Every distinguishing feature of a language—its sounds, cadences, and grammatical patterns—was shaped over time as each language developed. Volume is no exception.
In new research, scientists analyzed around 346,000 words from about 5,000 languages and dialects and calculated each language’s average “sonority.” Sonority is a measure that can partially be understood as loudness, though it also includes how resonant a word is. For example, a word with lots of vowels like “mouth” has a bigger and rounder sound that uses more space in the mouth and is therefore more sonorous than a word like “lips,” which has higher frequencies and is much more closed.
They then looked at global temperature records from NASA to assess whether there was a relationship between these two variables. They found that language families that developed in warmer climates tend to have greater sonority, or tend to be louder, than those that developed in colder areas. To be clear, it’s not that the people speaking these languages tend to speak louder, it’s that the quality of the words in these languages are more resonant, or easier to say loudly. The findings were published in the journal PNAS Nexus.
There are a couple theories why this may be, though among experts, “there’s almost no consensus,” says Tianheng Wang, a PhD student of computational linguistics at Nankai University and the first author of the new paper. The first theory is that in cold climates, since cold air is drier than warm air on average (which is just simple physics) and that dryness can make it difficult to vibrate vocal cords, language became quieter because that was just more comfortable. Plus, in the cold, you may want to keep your mouth closed more often.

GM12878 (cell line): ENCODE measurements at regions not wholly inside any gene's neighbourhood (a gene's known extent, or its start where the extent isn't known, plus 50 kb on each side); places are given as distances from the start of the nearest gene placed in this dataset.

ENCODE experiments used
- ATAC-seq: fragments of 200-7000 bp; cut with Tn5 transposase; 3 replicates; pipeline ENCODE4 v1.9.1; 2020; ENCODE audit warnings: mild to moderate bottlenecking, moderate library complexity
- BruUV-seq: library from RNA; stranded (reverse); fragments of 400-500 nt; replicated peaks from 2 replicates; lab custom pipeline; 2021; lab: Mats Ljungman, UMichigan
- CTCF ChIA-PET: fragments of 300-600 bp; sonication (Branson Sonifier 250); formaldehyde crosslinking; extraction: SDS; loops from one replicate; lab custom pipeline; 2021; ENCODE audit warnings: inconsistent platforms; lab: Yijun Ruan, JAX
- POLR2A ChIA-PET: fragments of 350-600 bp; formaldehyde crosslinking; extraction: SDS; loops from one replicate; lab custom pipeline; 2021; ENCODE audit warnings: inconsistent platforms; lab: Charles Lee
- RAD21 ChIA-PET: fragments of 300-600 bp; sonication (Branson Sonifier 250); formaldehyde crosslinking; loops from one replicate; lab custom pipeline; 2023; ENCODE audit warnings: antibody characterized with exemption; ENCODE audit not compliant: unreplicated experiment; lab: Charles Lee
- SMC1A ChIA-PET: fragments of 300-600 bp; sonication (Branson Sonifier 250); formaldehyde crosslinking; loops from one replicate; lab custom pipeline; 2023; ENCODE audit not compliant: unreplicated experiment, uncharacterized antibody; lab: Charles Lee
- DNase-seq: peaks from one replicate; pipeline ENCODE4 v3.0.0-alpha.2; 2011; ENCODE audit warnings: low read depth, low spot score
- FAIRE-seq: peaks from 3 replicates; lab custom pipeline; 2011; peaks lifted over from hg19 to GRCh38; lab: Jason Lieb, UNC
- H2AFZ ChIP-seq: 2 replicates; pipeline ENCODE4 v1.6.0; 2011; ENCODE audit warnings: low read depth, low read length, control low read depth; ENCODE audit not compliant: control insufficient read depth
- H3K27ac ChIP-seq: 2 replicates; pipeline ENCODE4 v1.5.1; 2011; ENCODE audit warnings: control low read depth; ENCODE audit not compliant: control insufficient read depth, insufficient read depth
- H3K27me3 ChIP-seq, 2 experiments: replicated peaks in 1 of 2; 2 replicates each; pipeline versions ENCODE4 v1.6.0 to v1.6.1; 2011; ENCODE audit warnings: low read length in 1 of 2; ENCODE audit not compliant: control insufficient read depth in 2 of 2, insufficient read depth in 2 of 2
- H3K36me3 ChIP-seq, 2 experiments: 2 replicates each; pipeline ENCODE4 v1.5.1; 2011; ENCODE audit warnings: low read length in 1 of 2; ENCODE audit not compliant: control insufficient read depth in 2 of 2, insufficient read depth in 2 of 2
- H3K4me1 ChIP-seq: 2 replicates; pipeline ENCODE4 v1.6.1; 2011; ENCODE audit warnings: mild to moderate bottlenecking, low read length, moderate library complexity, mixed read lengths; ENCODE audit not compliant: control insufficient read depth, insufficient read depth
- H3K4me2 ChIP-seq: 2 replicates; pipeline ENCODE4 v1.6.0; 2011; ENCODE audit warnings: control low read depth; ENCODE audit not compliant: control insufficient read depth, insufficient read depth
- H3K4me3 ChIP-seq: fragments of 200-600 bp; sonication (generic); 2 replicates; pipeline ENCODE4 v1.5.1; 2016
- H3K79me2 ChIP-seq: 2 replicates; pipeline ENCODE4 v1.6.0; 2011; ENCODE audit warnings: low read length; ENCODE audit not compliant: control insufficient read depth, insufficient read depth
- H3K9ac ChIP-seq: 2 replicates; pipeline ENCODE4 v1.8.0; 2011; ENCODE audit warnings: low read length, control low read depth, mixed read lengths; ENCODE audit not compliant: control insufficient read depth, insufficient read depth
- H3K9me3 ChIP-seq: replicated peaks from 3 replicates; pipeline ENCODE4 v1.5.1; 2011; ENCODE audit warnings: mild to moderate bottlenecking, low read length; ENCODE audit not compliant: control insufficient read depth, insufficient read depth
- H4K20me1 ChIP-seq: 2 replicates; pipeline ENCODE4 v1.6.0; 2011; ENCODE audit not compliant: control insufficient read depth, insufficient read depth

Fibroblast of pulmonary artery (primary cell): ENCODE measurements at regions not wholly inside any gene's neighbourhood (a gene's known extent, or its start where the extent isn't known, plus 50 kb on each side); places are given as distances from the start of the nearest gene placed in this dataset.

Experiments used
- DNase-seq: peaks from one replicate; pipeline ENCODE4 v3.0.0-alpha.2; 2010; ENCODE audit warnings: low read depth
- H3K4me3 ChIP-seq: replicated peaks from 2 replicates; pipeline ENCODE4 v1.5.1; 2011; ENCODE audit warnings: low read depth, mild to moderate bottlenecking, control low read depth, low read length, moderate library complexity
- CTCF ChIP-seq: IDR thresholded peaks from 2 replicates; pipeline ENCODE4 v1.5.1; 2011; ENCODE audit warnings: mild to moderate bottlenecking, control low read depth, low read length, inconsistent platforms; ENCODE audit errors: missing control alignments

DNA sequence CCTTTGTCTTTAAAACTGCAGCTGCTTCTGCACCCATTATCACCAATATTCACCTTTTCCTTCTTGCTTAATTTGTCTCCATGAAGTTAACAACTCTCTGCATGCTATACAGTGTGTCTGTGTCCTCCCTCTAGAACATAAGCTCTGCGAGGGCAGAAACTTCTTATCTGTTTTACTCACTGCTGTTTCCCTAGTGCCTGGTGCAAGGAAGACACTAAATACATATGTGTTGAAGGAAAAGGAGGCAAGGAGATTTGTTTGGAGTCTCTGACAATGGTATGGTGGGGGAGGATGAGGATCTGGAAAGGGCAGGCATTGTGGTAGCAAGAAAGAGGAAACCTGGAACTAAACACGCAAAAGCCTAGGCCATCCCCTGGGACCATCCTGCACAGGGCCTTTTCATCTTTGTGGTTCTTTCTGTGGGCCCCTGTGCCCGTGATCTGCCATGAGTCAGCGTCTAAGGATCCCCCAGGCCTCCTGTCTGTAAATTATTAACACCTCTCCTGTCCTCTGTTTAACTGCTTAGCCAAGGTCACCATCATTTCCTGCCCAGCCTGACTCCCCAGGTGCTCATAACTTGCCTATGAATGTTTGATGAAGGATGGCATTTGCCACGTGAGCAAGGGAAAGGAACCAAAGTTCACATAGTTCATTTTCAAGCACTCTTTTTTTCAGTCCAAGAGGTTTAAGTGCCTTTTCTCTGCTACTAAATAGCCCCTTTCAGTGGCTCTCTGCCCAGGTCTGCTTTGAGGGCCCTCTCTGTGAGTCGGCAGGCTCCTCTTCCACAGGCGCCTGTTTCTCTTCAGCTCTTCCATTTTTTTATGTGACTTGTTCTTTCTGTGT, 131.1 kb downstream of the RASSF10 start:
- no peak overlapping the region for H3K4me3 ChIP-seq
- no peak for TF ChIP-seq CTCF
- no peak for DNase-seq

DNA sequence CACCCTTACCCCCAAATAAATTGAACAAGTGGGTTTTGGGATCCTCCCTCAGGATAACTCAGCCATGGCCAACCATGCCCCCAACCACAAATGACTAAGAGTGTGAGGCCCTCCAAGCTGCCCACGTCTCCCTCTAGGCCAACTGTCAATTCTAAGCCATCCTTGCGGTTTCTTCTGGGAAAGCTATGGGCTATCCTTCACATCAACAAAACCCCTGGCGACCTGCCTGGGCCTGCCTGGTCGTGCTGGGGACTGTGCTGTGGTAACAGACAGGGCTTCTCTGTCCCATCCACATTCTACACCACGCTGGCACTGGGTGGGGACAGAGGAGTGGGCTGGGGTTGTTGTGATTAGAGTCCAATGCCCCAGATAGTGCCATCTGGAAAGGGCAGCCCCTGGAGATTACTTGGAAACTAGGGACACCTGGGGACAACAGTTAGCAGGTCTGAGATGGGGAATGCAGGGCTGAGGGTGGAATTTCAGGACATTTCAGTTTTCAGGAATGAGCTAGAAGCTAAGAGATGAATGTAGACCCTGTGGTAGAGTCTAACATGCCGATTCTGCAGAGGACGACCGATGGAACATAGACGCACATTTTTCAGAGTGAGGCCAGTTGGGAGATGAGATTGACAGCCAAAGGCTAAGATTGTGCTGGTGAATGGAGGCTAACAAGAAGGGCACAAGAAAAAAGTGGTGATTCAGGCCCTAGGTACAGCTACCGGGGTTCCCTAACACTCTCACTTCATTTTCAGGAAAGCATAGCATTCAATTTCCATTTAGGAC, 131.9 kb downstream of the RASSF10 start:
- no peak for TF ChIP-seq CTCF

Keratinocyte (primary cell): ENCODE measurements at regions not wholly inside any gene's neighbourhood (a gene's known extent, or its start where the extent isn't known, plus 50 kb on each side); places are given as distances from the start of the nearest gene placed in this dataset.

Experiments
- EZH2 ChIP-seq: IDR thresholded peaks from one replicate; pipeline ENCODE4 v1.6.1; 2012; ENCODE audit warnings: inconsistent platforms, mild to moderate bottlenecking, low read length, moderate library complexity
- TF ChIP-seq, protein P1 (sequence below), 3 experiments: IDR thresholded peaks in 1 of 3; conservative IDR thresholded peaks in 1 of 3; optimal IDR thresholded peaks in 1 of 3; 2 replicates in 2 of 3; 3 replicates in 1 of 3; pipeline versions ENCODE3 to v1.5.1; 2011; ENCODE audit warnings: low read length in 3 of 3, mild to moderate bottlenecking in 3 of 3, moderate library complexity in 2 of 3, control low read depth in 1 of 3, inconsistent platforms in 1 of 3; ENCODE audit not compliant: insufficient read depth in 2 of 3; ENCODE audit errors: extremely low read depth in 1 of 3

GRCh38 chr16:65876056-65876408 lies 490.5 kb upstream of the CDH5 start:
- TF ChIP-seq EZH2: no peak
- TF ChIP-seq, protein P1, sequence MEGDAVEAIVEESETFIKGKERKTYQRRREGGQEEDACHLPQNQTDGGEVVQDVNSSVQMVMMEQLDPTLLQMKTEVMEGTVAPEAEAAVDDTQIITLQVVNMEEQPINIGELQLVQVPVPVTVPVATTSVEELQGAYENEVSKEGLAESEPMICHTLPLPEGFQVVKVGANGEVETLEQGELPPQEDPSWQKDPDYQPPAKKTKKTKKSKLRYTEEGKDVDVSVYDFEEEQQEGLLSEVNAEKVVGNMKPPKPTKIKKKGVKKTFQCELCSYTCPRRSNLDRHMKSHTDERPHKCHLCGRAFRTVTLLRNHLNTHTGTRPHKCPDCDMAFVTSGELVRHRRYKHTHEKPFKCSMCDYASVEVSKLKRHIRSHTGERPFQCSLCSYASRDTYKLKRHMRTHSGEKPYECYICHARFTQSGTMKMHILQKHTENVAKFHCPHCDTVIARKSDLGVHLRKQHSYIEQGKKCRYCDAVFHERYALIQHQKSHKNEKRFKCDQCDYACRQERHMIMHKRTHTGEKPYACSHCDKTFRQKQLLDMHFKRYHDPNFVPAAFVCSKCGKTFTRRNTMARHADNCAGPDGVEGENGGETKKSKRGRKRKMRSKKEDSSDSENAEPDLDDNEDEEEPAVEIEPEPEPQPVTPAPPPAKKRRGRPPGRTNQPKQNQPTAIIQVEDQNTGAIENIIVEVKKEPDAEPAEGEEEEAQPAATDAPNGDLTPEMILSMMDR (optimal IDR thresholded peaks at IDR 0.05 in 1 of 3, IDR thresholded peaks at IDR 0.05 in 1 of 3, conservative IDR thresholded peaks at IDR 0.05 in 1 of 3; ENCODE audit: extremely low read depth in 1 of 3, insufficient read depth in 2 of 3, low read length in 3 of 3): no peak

The second theory, Wang says, posits that since air in warmer climates tends to absorb and dampen higher frequency sounds, languages there developed more sonorous and resonant sounds that could better withstand that distortion.
This research adds some additional evidence to preceding work trying to link sonority and temperature, but it also carries some of the same limitations, says Gary Lupyan, a cognitive scientist at the University of Wisconsin-Madison who has studied how language adapts. For one, the researchers only included about 40 words per language—in part because the data for some languages only contained 40 words—“but it is a very imperfect snapshot of what a language sounds like,” he says.
The words in the analysis are also not weighted for frequency, Lupyan says. To get an accurate sense of what a language sounds like, a word that has more vowels in it but is very rarely used shouldn’t have the same weight in the analysis as a word with very few vowels that is used all the time, he adds. Ultimately, Lupyan thinks more granular analyses are needed to back up this link between sonority and temperature. For example, differentiating between temperature and humidity, or accounting for altitude which could also affect the air and how sounds are made and perceived—more analyses could let us better understand the mechanism of this connection, he says.
Language evolution is a complex subject, says Wang, and over thousands of years, languages have “accumulated valuable clues reflecting the interplay between environment and human societies.” Investigating that interplay can hopefully tell us things about our history, like how languages migrated to different geographies as their speakers traveled the globe.